Outdoor retailer Kathmandu is facing pressure to perform in the coming financial year after a poor 2015 full-year result.
Despite this, chief executive Xavier Simonet is optimistic.
The Christchurch-based company announced it was closing its stores in the UK, but would continue to sell online there, after posting a $20.4 million net profit for the year ended July 31, down 51.6 per cent from the previous year. Aggressive discounting to move stock as well as decreased demand in Australia was blamed for the lower profit.
"Obviously the result is disappointing but there is really no new news versus what we announced in the target company statement months ago," Simonet said. "[Kathmandu] is a great brand with a great and passionate team, and that's one of the main reasons why I joined the company - it's a fantastic retail business," he said.
Sales for the year rose from $392.9 million to $409.4 million and Simonet reaffirmed the company's commitment to deliver on FY16 numbers, with sales expected to reach $454.6 million and earnings before interest and tax to rise to $48.2 million from $33.2 million this year.
According to JB Were's Rickey Ward, there was still a way to go.
"What we have seen in the past is with Kathmandu, things turn around very very fast depending on conditions and on consumer spending behaviours," Ward said. "So it's pretty harsh to dismiss the chance of that occurring, but there's a long way to go from what it delivered today to where it's got to get to to meet its expectations," he said. "All eyes will be on the trend and certainly momentum of whether there's a chance that can be achieved or not."
The retailer managed to fend off a takeover bid earlier in the month from Briscoe Group which amounted to $1.80 a share in cash and scrip, after advising its shareholders that the offer was too low and to reject it.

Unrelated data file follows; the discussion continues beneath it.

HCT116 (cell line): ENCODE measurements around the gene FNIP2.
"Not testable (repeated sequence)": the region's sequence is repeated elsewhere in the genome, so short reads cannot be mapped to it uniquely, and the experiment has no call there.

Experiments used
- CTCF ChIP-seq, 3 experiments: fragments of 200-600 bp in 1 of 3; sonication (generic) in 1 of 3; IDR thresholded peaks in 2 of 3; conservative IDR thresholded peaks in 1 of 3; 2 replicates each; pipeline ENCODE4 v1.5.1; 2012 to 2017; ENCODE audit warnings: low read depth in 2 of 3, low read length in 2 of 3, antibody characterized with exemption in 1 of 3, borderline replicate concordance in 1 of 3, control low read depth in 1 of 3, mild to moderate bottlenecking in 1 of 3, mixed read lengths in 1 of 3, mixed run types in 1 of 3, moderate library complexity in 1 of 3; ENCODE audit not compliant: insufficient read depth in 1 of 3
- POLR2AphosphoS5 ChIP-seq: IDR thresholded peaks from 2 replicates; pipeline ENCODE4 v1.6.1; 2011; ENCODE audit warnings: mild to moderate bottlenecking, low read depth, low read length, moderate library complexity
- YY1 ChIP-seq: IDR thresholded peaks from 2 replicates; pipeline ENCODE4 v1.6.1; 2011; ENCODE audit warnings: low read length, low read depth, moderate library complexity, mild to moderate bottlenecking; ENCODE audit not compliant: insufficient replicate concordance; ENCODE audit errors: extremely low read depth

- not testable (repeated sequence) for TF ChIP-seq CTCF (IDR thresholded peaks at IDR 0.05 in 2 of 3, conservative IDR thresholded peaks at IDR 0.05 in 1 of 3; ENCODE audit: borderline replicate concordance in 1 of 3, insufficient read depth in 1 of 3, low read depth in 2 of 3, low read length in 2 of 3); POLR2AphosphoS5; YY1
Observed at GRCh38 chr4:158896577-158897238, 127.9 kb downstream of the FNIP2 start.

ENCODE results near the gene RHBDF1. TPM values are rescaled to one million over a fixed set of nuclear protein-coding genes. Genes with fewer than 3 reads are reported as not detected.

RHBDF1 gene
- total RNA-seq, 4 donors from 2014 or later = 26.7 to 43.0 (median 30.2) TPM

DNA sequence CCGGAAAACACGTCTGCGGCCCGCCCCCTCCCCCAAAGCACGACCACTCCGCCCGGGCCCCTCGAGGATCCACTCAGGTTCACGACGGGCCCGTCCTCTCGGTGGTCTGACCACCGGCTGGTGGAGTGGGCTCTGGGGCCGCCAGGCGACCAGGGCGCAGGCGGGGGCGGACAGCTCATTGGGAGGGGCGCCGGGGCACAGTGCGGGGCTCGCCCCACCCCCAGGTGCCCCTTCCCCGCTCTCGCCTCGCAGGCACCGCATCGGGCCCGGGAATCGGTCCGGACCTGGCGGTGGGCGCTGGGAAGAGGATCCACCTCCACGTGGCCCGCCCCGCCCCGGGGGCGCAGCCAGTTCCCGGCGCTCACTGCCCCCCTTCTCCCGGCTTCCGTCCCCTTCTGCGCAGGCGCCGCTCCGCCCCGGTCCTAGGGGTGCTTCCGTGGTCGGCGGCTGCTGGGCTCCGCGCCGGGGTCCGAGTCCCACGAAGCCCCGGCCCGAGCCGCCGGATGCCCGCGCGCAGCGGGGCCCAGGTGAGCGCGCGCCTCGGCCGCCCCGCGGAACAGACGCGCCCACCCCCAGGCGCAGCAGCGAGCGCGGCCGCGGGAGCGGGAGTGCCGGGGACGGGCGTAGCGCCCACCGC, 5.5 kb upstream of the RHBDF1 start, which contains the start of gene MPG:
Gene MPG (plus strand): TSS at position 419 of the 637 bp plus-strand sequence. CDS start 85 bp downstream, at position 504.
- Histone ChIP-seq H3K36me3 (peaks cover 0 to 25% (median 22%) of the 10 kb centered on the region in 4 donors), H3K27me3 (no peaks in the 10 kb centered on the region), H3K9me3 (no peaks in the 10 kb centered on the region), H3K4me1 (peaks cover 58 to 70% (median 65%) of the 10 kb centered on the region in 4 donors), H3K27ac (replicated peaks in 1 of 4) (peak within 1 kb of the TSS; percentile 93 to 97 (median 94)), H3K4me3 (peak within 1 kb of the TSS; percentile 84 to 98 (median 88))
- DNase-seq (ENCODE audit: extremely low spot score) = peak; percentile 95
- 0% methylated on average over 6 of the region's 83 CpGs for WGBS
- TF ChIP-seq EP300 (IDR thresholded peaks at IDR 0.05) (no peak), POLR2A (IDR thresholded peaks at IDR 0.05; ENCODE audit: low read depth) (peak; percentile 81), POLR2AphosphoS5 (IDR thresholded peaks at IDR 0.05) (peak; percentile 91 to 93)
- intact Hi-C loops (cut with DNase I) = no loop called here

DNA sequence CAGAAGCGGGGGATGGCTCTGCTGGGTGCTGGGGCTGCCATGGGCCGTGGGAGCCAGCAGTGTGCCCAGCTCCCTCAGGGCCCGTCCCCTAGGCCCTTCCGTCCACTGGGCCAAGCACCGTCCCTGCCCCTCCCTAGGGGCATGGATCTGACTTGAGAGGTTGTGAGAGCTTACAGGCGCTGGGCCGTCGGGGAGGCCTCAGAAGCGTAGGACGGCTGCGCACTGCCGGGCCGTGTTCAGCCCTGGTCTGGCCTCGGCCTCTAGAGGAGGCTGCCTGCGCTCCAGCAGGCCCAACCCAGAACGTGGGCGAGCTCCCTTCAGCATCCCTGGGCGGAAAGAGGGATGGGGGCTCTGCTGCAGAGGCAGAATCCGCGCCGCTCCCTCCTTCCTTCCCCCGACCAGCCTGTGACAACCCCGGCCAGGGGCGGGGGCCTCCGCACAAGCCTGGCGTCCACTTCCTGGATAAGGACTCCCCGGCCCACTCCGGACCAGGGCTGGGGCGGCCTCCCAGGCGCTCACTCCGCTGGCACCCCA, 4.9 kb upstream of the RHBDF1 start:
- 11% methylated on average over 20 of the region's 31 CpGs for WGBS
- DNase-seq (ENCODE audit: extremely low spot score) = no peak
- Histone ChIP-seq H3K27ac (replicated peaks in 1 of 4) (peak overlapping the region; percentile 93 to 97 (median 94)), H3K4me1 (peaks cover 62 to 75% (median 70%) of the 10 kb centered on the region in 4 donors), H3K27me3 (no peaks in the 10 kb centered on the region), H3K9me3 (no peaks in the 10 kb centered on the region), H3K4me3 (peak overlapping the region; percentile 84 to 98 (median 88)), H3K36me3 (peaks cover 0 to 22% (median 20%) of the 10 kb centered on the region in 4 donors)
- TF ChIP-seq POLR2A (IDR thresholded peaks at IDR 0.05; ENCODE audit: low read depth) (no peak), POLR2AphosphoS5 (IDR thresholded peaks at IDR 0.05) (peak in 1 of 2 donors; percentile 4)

Simonet said there was no added pressure to deliver to shareholders having refused the takeover offer, but Ward said the market would want to see how the company was tracking.
"If they don't deliver on FY16 expectations the whole board of Kathmandu will come under the microscope," Ward said.
"They've made very public comments about what they expect to deliver and therefore, the reasons why shareholders should reject the Briscoes offer."
Simonet said the company's head office restructure had been completed, resulting in the loss of 15 jobs, but said he was not expecting any further job cuts at the company. He said the focus for the coming year would be on driving efficiencies in the business, particularly in what he saw as its core business in New Zealand and Australia.
The company would confirm its strategy for the year in the coming months.
The company will pay a final dividend of 5c per share - totalling 8c for the year, down from 12c last year.
Shares in Kathmandu closed down 1c to $1.40.
• Profit down 51.6%
• Sales up from $392.9 million to $409.4 million
• FY16 forecast sales of $454.6 million
• Ebitda to reach $48.2 million in FY16
• Total year dividend of 8c compared with 12c last year
• Australian sales rose 7% to $264.6 million
• NZ sales declined 1.3% to $139 million